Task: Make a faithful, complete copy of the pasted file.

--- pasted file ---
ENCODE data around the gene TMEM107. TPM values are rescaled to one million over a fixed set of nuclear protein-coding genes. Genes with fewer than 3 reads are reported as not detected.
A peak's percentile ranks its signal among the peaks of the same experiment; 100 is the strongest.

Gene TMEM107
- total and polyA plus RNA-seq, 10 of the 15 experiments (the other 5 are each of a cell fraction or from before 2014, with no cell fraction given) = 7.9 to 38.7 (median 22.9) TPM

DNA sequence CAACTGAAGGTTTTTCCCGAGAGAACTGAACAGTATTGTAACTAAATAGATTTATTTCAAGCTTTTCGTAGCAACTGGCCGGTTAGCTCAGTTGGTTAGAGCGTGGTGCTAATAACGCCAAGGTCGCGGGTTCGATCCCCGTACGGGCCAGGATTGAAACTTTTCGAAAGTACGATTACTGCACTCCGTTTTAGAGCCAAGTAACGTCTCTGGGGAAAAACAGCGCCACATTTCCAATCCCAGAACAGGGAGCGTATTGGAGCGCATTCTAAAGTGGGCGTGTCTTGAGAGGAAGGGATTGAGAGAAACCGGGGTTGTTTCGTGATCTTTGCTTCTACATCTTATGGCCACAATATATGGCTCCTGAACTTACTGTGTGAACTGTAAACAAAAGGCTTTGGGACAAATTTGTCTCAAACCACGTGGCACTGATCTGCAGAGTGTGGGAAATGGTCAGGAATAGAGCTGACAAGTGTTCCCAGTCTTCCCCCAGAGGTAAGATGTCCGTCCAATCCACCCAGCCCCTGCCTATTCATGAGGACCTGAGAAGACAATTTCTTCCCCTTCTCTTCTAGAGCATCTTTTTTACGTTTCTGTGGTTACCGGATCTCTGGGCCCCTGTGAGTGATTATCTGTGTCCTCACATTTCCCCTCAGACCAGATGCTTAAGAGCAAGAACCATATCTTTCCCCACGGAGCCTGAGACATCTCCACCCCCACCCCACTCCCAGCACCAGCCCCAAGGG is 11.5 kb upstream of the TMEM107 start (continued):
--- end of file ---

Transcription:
ENCODE data around the gene TMEM107. TPM values are rescaled to one million over a fixed set of nuclear protein-coding genes. Genes with fewer than 3 reads are reported as not detected.
A peak's percentile ranks its signal among the peaks of the same experiment; 100 is the strongest.

Gene TMEM107
- total and polyA plus RNA-seq, 10 of the 15 experiments (the other 5 are each of a cell fraction or from before 2014, with no cell fraction given) = 7.9 to 38.7 (median 22.9) TPM

DNA sequence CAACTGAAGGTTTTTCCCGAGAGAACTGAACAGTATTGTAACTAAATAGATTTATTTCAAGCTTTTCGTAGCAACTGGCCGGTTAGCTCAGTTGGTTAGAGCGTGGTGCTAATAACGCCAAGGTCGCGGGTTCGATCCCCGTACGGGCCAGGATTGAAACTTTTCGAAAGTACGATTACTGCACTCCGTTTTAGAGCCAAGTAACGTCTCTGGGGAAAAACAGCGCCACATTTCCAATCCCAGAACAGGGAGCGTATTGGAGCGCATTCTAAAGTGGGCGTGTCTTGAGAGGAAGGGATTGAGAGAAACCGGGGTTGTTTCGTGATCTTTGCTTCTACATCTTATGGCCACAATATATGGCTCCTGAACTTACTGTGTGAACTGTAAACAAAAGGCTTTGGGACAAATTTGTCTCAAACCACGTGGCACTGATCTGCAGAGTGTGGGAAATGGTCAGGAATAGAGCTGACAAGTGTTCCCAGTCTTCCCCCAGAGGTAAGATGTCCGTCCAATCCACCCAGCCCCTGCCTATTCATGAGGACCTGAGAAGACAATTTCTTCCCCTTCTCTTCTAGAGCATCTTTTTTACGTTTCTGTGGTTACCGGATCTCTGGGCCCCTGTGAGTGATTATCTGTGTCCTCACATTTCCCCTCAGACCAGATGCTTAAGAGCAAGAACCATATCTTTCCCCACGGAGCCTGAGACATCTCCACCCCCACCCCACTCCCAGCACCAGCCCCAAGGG is 11.5 kb upstream of the TMEM107 start (continued):